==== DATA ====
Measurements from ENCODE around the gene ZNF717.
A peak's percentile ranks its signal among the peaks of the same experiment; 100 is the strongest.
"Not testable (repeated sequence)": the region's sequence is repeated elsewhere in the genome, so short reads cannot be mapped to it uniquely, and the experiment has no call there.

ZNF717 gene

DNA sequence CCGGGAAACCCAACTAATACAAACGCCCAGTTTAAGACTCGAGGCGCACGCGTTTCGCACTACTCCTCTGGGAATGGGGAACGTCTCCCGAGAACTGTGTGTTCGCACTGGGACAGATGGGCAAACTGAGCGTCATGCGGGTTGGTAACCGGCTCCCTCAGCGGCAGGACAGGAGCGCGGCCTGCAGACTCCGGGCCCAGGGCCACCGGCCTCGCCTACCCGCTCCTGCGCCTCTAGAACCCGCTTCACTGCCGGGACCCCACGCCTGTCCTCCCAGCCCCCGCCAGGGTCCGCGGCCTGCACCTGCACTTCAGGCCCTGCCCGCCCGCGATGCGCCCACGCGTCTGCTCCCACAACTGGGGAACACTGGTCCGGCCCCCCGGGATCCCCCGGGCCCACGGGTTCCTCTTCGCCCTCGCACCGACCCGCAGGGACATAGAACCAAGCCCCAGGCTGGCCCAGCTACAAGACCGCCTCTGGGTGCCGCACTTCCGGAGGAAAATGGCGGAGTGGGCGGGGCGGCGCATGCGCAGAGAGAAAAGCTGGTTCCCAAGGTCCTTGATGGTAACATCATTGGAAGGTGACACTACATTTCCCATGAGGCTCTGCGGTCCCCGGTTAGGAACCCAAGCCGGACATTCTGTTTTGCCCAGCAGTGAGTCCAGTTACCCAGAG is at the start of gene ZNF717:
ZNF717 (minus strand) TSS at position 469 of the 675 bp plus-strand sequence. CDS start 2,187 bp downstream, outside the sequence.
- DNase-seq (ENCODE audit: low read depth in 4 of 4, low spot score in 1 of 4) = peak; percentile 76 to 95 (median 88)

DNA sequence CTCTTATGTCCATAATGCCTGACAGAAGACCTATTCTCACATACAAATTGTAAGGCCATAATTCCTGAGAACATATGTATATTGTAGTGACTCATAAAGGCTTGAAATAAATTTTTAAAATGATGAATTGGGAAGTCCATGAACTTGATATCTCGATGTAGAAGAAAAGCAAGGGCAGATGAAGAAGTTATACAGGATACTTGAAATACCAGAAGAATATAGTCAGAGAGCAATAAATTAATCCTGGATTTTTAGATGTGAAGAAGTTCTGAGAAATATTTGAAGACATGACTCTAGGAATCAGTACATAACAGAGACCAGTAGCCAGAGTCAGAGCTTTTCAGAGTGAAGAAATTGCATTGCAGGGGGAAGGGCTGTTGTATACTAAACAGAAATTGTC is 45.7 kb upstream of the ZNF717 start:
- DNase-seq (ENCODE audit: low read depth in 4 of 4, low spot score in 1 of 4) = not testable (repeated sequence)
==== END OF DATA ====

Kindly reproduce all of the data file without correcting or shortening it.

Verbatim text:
Measurements from ENCODE around the gene ZNF717.
A peak's percentile ranks its signal among the peaks of the same experiment; 100 is the strongest.
"Not testable (repeated sequence)": the region's sequence is repeated elsewhere in the genome, so short reads cannot be mapped to it uniquely, and the experiment has no call there.

ZNF717 gene

DNA sequence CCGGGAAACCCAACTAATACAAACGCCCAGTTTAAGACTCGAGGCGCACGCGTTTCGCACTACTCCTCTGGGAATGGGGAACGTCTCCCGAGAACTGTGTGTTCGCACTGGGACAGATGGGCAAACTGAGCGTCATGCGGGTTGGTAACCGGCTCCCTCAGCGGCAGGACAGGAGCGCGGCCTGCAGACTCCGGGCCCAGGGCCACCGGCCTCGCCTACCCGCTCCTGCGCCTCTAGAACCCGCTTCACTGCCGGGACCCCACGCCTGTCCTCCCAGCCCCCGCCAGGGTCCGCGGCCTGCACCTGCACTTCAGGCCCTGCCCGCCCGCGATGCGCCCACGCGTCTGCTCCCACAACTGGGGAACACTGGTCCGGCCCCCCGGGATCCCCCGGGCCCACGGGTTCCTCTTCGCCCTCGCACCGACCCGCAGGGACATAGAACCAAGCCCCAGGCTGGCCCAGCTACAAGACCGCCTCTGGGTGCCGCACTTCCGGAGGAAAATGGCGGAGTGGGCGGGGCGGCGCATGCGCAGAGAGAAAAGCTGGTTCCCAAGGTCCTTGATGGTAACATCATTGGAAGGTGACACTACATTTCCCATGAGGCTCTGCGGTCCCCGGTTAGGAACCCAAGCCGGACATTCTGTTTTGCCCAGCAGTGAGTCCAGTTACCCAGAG is at the start of gene ZNF717:
ZNF717 (minus strand) TSS at position 469 of the 675 bp plus-strand sequence. CDS start 2,187 bp downstream, outside the sequence.
- DNase-seq (ENCODE audit: low read depth in 4 of 4, low spot score in 1 of 4) = peak; percentile 76 to 95 (median 88)

DNA sequence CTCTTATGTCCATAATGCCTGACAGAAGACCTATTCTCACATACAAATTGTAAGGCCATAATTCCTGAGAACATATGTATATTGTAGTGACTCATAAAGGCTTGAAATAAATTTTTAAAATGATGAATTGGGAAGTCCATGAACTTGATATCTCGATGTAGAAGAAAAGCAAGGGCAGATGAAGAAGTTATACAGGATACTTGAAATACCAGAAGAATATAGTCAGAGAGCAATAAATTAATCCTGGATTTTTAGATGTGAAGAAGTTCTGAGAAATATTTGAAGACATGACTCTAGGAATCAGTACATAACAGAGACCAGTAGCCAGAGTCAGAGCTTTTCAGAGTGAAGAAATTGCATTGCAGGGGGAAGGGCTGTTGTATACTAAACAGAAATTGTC is 45.7 kb upstream of the ZNF717 start:
- DNase-seq (ENCODE audit: low read depth in 4 of 4, low spot score in 1 of 4) = not testable (repeated sequence)